In depression, people have difficulties anticipating happiness and pleasure; meanwhile, those experiencing reactive sadness or expat funk can still think happily about the past or contemplate the future with excitement.

In expat funk, sadness or unpleasant emotions relate to specific thoughts or situations triggering that discomfort.

In depression, this discomfort is unspecific to a thought or situation and is more related to internalized criticism or self-loathing.

As discussed before, a clear indicator of clinical depression is the time, prevalence, and how generalized it is. Also, chronic pain and suicidal thoughts are precise indicators.

I want to address the readers who know someone who might be dealing with expat funk or depression: the worse thing we can do is get someone of this state by minimizing it or resting its importance.

Saying “you have to snap out of it” or “you have a wonderful life, why are you complaining” might be well-intended, but it can backfire and turn into feelings of inadequacy and hopelessness.

See 3 Ways to Stop Toxic Positivity from tainting Your Expat Life.

How to deal with Expat Funk and Expat Depression

1.- Accept that you might need help.

Acknowledging the need for support and seeking help are the first steps to address the problem and manage it, whatever it is.

2.- Share how you feel with the ones you love; journal if you are not ready to verbalize it.

Find help from someone who went through what you are experiencing, and it’s trained to help you, like an expat psychologist.

3.- Surround yourself or actively engage with positive, supportive people and leave much space for joyful activities throughout the day.

4.- Take 10 minutes and mindfully write (pen and paper if you can) three things you are grateful for on that particular day.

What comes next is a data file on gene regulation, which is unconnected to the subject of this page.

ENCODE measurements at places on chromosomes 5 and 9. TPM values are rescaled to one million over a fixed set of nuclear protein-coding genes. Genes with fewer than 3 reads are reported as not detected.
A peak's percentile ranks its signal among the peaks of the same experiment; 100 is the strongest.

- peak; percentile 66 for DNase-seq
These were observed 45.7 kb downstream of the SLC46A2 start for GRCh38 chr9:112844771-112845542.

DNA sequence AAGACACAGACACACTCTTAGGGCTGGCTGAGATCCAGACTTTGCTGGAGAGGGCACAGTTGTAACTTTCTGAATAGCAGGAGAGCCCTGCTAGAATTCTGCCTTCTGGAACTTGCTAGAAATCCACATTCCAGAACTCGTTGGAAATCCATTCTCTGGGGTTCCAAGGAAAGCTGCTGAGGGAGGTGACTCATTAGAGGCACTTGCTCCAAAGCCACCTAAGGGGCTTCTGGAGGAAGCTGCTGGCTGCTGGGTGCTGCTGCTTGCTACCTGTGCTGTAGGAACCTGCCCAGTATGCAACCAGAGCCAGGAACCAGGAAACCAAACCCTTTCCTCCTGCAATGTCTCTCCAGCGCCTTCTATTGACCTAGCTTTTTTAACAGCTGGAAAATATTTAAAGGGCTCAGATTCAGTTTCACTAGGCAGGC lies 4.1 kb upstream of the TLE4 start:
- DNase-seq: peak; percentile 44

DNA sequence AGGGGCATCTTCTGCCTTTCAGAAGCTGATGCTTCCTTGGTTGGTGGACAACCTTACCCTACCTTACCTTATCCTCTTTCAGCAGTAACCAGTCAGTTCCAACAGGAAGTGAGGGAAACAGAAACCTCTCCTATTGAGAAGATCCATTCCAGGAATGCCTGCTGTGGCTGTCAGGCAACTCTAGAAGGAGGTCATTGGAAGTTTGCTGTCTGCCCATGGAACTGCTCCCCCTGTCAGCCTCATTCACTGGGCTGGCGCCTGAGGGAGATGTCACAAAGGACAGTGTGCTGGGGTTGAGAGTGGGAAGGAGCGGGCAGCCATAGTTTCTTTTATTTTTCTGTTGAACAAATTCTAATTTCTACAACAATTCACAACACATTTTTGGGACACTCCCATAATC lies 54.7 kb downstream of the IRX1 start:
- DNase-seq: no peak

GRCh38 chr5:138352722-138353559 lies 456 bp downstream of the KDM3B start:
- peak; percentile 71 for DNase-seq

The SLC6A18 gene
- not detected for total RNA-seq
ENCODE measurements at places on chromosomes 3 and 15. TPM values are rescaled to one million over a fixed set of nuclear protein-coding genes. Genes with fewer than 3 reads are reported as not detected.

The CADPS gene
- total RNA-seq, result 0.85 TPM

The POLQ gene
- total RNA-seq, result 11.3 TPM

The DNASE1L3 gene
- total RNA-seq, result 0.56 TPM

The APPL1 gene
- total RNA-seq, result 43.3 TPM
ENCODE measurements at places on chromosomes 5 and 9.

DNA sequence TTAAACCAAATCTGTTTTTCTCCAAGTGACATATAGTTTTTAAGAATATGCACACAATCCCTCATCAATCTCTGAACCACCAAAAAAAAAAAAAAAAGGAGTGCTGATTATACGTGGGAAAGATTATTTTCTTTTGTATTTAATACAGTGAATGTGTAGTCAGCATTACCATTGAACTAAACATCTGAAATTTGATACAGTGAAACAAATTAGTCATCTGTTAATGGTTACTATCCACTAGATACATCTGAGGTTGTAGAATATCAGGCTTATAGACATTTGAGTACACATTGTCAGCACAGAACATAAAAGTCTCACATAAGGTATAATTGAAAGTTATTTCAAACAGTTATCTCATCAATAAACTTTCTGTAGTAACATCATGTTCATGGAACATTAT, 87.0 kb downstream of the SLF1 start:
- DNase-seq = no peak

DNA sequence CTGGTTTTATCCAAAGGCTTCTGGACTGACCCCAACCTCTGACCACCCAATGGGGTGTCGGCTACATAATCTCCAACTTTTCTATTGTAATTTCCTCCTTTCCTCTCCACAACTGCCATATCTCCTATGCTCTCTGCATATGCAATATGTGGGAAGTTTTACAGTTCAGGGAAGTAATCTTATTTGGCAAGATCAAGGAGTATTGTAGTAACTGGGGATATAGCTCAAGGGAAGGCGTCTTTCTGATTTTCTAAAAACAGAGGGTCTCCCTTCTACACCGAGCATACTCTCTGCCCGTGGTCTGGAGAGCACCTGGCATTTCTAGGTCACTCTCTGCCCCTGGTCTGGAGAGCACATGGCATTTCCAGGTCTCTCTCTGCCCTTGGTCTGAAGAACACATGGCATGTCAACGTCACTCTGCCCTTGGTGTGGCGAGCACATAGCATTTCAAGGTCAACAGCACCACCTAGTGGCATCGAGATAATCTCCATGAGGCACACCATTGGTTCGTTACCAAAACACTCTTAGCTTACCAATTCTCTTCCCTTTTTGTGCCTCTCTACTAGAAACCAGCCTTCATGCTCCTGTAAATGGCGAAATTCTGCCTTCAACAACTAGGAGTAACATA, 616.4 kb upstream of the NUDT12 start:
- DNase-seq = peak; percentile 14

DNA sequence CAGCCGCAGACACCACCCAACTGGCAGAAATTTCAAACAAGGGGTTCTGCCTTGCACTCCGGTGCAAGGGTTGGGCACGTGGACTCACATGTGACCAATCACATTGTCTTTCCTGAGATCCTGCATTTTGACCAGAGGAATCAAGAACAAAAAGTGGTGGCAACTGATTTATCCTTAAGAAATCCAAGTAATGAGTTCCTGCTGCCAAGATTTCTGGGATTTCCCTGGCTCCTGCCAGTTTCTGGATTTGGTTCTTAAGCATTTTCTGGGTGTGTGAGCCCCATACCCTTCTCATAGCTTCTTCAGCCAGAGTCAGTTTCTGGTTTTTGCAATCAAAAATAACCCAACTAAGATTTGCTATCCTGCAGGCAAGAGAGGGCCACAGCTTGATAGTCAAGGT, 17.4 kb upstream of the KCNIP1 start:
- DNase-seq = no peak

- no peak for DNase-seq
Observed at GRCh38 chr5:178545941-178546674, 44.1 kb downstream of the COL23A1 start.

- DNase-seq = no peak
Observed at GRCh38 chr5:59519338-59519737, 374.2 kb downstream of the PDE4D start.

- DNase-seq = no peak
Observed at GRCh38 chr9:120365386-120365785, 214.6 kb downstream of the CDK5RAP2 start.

It can be anything that brings a “thank you to your lips”: an object, a person, an experience. This practice will induce the release of dopamine, and you’ll feel calmer and rewarded. Also, it will help you sleep!

5.- Practice healthy habits.

Balanced food, exercise, enough sleep and rest, leisure time. Sunlight and fresh air!

6.- Performing acts of kindness.

Towards others – loved ones and strangers- we release oxytocin, also called “the love hormone,” and serotonin – a mood regulator-. That gives us a boost of energy and makes us feel good. This great sensation is also known as “helpers-high”… great name, right?


I had the privilege of talking with Annalee from The Brain Basement Podcast, which she hosts with Angi Solley.

This is a powerful episode for all of you living abroad and experiencing these uncomfortable emotions. You’ll appreciate Annalee’s struggles with depression and my advice on differentiating and dealing with funk and depression.

You can find the episode here

A final message for my fellow expats.

You are not alone, and you don’t have to go through this alone. Depression is very serious, and it may seem that you can’t see through it, but you can. There are professionals specially trained to help you.

People living abroad that have experienced expat funk or depression can manage to have fulfilling, healthy, exciting lives—they need to take extra good care of their mental health.

Talk about it, with a professional, with your community.

If you are experiencing one or more red flags described in this article, don’t hesitate to contact me.


Do you want to know more about on how to overcome Limiting Beliefs of life abroad? Check my Workshop here

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By your side,


Gabriela Encina - Psychologist & Expat Coach

Gabriela Encina is an online psychologist specialized in expat women and supports them with the guidance and tools they need to feel confident, make the best decisions for their lives, build and maintain meaningful relationships and prioritize their well-being.

Her approach is practical, solution-oriented and focused on the present.

Gabriela offers counseling to expat women in Spanish, English and German.